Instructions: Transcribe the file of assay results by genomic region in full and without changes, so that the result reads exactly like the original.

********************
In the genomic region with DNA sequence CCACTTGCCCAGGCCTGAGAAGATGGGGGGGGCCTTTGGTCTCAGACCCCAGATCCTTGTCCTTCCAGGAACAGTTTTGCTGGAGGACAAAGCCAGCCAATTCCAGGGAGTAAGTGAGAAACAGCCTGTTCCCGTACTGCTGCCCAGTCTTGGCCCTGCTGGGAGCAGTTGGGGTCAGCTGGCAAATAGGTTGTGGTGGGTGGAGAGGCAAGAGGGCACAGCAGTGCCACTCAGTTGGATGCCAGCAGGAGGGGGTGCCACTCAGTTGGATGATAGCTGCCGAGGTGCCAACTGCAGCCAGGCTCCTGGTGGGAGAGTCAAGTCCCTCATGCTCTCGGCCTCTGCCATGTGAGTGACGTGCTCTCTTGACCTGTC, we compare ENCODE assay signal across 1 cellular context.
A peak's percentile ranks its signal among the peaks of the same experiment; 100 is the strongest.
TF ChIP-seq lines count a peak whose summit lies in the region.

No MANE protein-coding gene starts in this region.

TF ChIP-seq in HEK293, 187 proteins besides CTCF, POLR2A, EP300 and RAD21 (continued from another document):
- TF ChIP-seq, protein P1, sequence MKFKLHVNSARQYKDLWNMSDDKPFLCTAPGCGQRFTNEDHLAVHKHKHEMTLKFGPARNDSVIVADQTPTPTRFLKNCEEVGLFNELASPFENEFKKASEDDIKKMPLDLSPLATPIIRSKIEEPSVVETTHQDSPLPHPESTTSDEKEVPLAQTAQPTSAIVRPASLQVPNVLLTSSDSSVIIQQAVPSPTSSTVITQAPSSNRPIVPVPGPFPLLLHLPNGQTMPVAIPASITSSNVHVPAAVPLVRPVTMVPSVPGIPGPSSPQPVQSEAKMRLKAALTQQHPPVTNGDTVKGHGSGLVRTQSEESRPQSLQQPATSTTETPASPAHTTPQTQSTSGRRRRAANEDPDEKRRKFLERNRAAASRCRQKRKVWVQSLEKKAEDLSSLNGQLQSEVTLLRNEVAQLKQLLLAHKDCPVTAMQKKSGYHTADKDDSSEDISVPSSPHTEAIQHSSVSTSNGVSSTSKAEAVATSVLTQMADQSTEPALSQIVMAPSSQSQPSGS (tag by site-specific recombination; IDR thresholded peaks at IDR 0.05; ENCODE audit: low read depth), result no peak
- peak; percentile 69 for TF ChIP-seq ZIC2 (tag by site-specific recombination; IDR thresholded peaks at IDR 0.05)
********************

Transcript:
In the genomic region with DNA sequence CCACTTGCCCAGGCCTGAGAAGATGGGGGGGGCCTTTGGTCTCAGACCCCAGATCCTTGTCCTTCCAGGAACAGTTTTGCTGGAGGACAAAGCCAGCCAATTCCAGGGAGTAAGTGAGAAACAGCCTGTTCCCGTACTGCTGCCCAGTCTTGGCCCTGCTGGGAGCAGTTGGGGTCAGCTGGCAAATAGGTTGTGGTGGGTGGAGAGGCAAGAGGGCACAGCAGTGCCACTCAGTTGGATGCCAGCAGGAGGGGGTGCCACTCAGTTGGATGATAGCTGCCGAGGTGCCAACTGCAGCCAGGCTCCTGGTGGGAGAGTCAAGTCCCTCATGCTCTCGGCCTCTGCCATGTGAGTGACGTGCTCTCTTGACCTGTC, we compare ENCODE assay signal across 1 cellular context.
A peak's percentile ranks its signal among the peaks of the same experiment; 100 is the strongest.
TF ChIP-seq lines count a peak whose summit lies in the region.

No MANE protein-coding gene starts in this region.

TF ChIP-seq in HEK293, 187 proteins besides CTCF, POLR2A, EP300 and RAD21 (continued from another document):
- TF ChIP-seq, protein P1, sequence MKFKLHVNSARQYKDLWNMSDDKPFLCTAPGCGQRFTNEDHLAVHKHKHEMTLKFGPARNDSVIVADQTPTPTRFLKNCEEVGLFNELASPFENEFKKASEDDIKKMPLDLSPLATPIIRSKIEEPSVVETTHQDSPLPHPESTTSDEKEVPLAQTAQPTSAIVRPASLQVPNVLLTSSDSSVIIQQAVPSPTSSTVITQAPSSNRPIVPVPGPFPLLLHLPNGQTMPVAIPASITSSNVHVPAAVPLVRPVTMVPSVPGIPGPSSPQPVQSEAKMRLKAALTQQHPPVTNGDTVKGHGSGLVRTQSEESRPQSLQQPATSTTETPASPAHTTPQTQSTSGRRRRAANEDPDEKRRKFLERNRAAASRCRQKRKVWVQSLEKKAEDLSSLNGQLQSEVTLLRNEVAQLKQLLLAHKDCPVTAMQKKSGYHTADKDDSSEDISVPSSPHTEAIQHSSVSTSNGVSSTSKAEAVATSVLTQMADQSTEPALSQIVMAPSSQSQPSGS (tag by site-specific recombination; IDR thresholded peaks at IDR 0.05; ENCODE audit: low read depth), result no peak
- peak; percentile 69 for TF ChIP-seq ZIC2 (tag by site-specific recombination; IDR thresholded peaks at IDR 0.05)